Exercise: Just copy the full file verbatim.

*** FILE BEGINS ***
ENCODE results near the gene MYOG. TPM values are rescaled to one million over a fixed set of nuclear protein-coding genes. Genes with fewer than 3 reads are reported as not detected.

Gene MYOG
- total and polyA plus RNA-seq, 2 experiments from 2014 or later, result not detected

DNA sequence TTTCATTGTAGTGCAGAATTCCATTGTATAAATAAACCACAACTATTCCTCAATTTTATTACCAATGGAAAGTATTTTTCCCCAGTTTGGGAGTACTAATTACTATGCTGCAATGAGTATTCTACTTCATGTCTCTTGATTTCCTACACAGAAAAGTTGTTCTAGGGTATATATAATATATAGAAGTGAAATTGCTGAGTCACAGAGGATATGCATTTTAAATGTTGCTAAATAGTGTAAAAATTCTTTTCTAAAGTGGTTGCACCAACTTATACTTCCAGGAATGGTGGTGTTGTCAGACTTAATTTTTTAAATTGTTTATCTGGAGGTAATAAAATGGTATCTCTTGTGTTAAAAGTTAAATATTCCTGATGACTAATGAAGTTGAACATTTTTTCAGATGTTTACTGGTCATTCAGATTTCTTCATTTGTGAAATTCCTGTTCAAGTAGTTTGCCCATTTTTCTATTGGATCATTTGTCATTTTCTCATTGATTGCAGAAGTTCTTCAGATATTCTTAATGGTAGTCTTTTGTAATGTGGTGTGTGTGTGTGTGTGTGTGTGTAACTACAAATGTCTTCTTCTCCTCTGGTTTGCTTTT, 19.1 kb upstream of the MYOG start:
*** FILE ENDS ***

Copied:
ENCODE results near the gene MYOG. TPM values are rescaled to one million over a fixed set of nuclear protein-coding genes. Genes with fewer than 3 reads are reported as not detected.

Gene MYOG
- total and polyA plus RNA-seq, 2 experiments from 2014 or later, result not detected

DNA sequence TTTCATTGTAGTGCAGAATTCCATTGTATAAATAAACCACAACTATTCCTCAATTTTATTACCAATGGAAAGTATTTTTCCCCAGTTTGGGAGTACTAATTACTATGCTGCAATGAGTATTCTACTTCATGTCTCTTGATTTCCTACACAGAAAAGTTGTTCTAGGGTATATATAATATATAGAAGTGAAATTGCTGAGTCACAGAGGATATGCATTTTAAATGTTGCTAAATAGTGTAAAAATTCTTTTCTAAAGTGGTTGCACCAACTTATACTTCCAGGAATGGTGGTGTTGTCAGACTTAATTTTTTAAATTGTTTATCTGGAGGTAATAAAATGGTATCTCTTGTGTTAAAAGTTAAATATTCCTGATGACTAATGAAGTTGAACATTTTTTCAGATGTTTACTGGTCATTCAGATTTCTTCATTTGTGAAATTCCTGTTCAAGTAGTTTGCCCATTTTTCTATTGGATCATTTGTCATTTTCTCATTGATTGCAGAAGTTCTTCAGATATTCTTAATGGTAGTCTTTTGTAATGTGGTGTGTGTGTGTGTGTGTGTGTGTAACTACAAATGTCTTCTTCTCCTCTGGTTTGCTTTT, 19.1 kb upstream of the MYOG start: